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    Worked like a charm, thanks! – Steelight Mar 11 '13 at 18:02

Check this out: http://www.webdesign.org/photoshop/photoshop-basics/remove-white-using-channels.10545.html

Using those instructions, I had great success watermarking a black-and-white image (ink drawing in my case, with blacks and greys on a solid white background) onto a dark background (wood in my case). There is hardly any difference with the real Multiply filter of Adobe.

I used the Photoshop instructions to remove the whites from my image, leaving only blacks and greys on a transparent background. Saving this to PNG and putting it on the wood in CSS/HTML still lookedmuch worse thanmultiply, but strongly reducing the brightness of the PNG solved it (the light greys stood out before, making it ugly).

In general I recommend you play around in photoshop, replicating the web situation: a semi-transparent (no special stuff) layer on top of a solid background. Tutorials such as the above may allow you to reproduce multiply or other fancy effects.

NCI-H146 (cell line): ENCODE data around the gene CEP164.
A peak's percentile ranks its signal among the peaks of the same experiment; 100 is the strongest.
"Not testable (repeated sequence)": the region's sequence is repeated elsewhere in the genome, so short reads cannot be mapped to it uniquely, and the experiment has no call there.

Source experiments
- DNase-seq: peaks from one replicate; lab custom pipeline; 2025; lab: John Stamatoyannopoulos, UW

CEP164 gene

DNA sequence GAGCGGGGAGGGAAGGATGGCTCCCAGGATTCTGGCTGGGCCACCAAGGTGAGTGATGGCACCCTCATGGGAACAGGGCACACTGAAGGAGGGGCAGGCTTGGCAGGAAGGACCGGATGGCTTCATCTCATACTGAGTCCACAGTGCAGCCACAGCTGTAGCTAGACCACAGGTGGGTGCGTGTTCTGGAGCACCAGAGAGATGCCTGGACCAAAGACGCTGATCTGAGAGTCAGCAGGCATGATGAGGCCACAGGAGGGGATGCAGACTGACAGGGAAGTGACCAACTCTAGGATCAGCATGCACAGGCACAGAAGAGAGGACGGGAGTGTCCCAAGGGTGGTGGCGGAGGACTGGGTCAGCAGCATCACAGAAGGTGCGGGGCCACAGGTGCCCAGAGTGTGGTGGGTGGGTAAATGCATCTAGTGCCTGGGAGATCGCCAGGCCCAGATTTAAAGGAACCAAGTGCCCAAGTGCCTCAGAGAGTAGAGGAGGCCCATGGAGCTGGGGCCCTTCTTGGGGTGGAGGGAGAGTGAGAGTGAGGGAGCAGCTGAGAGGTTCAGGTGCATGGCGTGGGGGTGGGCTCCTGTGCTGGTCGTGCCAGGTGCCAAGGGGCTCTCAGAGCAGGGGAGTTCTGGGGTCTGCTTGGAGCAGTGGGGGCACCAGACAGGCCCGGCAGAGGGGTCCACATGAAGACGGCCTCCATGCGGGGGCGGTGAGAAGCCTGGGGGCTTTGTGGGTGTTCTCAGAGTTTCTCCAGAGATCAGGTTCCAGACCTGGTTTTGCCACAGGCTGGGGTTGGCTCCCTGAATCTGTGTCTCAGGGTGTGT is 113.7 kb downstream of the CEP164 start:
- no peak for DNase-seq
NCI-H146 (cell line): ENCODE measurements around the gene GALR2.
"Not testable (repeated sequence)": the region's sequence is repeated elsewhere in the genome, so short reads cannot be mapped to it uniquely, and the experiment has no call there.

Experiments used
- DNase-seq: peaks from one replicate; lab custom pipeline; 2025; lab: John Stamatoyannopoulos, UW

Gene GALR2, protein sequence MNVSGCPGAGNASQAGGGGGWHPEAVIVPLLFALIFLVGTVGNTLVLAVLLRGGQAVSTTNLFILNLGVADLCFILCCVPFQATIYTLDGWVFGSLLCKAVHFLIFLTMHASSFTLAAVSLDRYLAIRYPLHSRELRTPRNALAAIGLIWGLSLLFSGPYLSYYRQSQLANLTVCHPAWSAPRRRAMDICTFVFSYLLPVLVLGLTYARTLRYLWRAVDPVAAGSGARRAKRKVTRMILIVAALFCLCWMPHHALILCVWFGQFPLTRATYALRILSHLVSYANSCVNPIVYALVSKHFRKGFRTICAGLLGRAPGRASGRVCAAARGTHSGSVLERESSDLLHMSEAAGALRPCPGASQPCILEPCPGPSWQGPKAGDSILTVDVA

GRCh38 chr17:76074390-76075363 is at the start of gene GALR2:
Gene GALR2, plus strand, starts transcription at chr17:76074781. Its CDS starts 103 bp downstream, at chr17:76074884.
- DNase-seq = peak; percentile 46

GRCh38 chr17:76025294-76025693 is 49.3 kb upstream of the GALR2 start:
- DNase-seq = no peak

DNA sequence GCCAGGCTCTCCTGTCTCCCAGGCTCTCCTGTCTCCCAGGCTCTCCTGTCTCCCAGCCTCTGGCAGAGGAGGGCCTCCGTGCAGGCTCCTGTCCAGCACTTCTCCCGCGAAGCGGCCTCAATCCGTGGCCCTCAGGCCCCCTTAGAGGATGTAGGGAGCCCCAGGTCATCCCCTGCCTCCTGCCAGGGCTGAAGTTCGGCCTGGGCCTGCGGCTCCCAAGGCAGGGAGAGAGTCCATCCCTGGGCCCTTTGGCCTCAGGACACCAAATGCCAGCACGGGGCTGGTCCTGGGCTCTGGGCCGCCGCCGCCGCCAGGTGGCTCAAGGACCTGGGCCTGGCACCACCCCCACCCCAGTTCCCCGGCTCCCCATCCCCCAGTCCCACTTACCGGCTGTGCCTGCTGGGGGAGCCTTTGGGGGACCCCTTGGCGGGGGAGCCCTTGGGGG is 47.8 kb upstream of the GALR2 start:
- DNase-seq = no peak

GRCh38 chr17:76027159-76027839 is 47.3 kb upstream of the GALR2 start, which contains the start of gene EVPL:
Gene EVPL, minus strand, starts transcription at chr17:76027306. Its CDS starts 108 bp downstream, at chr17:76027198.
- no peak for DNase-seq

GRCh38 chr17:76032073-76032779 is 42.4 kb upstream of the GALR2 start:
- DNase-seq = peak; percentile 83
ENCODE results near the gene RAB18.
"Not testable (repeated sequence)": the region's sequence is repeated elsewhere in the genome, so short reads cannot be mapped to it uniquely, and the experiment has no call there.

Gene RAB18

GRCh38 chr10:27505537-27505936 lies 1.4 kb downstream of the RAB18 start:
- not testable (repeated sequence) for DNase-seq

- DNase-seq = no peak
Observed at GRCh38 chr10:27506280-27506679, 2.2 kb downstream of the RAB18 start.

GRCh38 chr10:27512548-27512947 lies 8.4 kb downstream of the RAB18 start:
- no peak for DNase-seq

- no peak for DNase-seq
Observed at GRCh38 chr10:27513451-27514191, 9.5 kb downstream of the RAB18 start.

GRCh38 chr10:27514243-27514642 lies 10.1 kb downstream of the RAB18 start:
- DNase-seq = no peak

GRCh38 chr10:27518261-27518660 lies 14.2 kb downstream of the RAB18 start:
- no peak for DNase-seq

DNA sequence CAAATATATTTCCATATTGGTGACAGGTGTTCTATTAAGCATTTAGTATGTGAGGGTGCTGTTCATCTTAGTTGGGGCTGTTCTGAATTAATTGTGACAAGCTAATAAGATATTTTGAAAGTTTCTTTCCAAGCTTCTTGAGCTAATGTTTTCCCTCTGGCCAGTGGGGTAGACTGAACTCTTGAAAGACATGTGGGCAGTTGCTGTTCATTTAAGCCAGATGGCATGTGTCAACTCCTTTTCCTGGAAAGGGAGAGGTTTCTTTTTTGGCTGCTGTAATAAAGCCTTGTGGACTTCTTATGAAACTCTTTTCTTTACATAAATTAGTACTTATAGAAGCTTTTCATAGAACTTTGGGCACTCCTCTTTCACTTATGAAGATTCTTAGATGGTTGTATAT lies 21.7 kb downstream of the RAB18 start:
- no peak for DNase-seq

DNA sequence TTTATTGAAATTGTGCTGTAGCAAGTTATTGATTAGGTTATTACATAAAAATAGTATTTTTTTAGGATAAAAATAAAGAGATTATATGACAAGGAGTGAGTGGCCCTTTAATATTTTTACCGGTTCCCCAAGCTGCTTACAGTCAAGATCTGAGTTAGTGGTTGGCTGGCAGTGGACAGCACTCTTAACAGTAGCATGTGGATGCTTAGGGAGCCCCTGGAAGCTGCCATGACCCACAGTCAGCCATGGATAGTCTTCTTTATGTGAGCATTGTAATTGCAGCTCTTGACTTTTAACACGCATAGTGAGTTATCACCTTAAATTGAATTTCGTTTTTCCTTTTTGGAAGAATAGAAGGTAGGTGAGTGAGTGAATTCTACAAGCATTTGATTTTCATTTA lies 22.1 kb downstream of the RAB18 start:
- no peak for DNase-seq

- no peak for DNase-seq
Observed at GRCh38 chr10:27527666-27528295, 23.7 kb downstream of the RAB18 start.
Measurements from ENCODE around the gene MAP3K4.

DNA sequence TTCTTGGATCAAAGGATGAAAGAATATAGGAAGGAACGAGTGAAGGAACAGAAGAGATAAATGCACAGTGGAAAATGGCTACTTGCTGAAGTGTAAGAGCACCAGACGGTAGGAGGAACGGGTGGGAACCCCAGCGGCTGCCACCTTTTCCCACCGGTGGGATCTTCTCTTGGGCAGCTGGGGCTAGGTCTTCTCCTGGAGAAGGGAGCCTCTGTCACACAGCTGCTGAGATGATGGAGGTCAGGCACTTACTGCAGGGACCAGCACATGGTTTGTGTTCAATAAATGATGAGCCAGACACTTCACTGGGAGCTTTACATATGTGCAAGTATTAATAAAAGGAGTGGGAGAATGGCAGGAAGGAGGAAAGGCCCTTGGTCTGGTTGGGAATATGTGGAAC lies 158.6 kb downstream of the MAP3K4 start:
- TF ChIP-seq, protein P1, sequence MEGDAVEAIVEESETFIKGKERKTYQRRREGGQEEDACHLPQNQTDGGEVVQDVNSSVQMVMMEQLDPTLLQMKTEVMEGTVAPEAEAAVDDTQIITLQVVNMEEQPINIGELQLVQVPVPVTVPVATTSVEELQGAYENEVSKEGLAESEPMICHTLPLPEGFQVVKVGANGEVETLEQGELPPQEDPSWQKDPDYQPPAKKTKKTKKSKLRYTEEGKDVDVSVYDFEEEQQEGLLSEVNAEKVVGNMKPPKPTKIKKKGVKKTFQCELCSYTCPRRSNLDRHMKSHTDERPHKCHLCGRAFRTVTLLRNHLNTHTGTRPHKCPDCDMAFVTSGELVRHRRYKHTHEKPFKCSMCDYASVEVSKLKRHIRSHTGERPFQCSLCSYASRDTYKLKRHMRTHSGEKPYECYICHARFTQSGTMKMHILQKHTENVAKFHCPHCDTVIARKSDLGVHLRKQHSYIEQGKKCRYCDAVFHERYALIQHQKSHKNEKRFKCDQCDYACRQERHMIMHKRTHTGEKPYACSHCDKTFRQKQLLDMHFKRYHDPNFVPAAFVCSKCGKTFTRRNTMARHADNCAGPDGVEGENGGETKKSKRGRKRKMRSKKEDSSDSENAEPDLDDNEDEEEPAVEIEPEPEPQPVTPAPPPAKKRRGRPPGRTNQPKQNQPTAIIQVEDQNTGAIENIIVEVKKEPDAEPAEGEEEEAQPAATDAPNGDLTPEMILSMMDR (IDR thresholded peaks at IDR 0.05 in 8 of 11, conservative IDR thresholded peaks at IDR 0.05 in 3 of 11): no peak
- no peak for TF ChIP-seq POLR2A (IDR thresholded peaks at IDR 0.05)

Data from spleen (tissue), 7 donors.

• Excellent tutorial. Excellent workaround: just adjust the transparency of the image so "multiply layer" is no longer an issue. (And just excellent general PS knowledge.) Thank you so much for posting! – JohnK Sep 12 '12 at 16:00

Not sure if you will have any luck. As far as I know, it isn't possible even if you tried to integrate some advanced JavaScript with it.

  • will probably just need two images with just a rollover state – kilrizzy Jun 2 '10 at 15:02
  • Yeah, I didn't find any JavaScript solutions either. I ended up just using a CSS based overlay that's semi-transparent. It's not the exact same look, but it's the closest I can get since using image based rollovers won't really work in this case. – Andrew Philpott Jun 4 '10 at 13:22